Histopathological analysis

The skin specimens for histopathological analysis were processed following the standard methods (fixed in 10% formalin for 24h, embedded in paraffin, cut sections of 5 μm thickness, and stained by hematoxylin and eosin). The histological sections were evaluated by one pathologist who was blinded to the experiment as suggested by Gál et al.29 by the following scale: 0, 1, 2, and 3 (Table 1).

TABLE 1 Explanation of scale used in evaluation of histological sections. 

Scale Epithelialization PMNL Macrophages Fibroblasts New collagen Neo-angiogenesis
0 Thickness of cut edges Absent Absent Absent Absent Absent
1 Migration of epithelial cells Mild Mild Mild Mild Mild
2 Bridging of the incision Moderate Moderate Moderate Moderate Moderate
3 Complete regeneration Marked Marked Marked Marked Marked

Breaking strength analysis

For the purpose of measuring the breaking strength of scars, a strip of skin, 7 cm long and with the same widths of wound diameter was carefully removed by a scalpel in the manner that the wound was located at the middle of the strip. Then, the segment was pulled at both ends by two clamps until being broken using a machine for biomechanical assays (Zwick/Roell, Ulm, Germany).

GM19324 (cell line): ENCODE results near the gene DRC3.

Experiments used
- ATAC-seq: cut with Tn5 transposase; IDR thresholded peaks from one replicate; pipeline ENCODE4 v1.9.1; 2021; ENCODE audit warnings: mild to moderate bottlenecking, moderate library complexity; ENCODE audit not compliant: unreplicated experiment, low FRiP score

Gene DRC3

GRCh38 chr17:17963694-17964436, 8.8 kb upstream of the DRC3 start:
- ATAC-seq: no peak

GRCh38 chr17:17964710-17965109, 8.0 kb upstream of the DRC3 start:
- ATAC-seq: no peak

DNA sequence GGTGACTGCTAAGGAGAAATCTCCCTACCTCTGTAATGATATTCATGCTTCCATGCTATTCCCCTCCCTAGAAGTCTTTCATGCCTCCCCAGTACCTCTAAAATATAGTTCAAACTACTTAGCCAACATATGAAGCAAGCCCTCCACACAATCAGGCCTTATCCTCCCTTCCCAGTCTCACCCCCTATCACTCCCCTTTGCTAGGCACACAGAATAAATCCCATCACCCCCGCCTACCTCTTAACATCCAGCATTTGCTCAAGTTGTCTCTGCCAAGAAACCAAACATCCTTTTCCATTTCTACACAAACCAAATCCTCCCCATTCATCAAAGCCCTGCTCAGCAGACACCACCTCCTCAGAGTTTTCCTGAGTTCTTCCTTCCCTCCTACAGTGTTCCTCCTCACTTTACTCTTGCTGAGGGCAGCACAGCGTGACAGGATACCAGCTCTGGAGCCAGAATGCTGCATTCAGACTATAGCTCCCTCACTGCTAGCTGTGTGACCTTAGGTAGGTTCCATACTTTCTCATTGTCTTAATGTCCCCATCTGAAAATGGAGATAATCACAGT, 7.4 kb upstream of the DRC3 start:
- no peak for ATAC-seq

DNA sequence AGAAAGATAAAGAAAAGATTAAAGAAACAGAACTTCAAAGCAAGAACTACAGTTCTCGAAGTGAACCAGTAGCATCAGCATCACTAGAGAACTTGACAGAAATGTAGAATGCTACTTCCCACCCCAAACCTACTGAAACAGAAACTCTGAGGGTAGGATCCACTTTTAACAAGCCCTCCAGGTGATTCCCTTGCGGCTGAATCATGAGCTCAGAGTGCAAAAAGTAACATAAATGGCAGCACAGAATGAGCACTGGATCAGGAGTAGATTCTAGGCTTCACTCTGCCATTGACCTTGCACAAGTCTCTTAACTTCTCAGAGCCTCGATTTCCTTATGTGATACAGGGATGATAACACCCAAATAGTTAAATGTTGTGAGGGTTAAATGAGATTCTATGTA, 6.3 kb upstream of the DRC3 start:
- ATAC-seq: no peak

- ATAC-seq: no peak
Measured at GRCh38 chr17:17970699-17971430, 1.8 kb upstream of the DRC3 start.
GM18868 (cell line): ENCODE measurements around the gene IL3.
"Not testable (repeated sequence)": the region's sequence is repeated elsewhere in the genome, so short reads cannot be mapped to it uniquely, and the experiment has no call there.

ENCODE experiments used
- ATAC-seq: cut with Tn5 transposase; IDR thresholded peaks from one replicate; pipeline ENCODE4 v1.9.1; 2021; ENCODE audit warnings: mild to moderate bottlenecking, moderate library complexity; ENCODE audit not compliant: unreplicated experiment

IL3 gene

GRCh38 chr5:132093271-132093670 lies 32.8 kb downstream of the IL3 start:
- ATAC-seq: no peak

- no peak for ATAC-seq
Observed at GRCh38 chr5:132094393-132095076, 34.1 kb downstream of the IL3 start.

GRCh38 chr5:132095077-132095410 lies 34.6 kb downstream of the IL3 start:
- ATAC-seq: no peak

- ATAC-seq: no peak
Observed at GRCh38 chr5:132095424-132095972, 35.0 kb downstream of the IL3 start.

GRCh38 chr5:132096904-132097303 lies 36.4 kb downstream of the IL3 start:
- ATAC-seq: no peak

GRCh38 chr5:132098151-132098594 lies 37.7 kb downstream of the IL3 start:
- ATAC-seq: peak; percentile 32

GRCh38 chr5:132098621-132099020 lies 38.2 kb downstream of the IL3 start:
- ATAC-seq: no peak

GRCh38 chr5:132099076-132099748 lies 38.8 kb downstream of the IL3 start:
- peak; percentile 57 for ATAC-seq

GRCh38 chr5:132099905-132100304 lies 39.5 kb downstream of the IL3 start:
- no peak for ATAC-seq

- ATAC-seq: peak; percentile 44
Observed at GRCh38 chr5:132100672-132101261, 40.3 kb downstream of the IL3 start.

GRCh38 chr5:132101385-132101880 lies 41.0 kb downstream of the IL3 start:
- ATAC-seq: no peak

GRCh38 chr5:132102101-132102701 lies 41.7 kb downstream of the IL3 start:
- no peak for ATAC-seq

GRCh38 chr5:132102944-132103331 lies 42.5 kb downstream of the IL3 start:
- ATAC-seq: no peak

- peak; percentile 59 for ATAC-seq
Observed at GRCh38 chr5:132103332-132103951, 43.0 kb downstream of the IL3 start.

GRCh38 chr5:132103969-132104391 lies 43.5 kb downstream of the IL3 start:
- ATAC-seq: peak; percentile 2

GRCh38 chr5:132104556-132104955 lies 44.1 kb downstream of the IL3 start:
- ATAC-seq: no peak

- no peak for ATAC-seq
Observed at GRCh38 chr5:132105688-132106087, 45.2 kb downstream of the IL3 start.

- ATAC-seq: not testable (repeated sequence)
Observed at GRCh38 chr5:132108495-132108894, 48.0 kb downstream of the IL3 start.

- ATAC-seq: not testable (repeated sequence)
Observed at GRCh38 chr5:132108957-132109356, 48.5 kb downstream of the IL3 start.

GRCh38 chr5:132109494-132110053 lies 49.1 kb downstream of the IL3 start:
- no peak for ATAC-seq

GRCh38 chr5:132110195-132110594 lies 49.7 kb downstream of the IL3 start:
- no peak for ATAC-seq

Statistical analysis

A Kruskal-Wallis or Student's t-test was performed to compare the two mean scores. A value of P < 0.05 was considered the significance level.

Results

Data analysis shows that inhibition of bacterial growth was achieved by PBMT. In detail, mean bacterial numbers in PBMT group (0.51 × 101 ± 0.2 × 101 CFU/ml) were significantly lower (P < 0.05) than in the control group (8.4 × 107 ± 1.8 × 107 CFU/ml). Figure 1 illustrates wound lengths throughout this study. The length of wounds in the PBMT group were significantly shorter compared to those of the control group (P < 0.05). There was no significant difference in the mean scores for the decrease in the lengths of wounds between the PBMT and the control groups on the 3rd, 5th and 8th days. However, the differences between the two groups on the 14th and 21st days were significant (P < 0.05).

FIGURE 1 The wound lengths (cm) in the two groups during different days. 

Figure 2 demonstrates improvement in the PBMT group in macroscopic study.

FIGURE 2 Improvement process of wound healing in the two groups. 

Histological results appear in Table 2. According to the results, PBMT caused a significant increase in both the number of macrophages and the new blood vessels (P < 0.05). The rats in the PBMT group exhibited significantly elevated fibroblast numbers as well as elevated collagen deposition in comparison to the control group (P < 0.05). The light microscopy results are shown in Figures 3 and 4.

TABLE 2 Semi-quantitative evaluation (mean ± standard deviation) of histological structures after photobiomodulation therapy (PBMT). 

Group Epithelialization PMNL Macrophages Fibroblasts New collagen Neo-angiogenesis
PBMT 2.2 ± 0.7* 0.5 ± 0.4* 0.9 ± 0.2* 2.0 ± 0.6* 1.9 ± 0.5* 1.7 ± 0.4*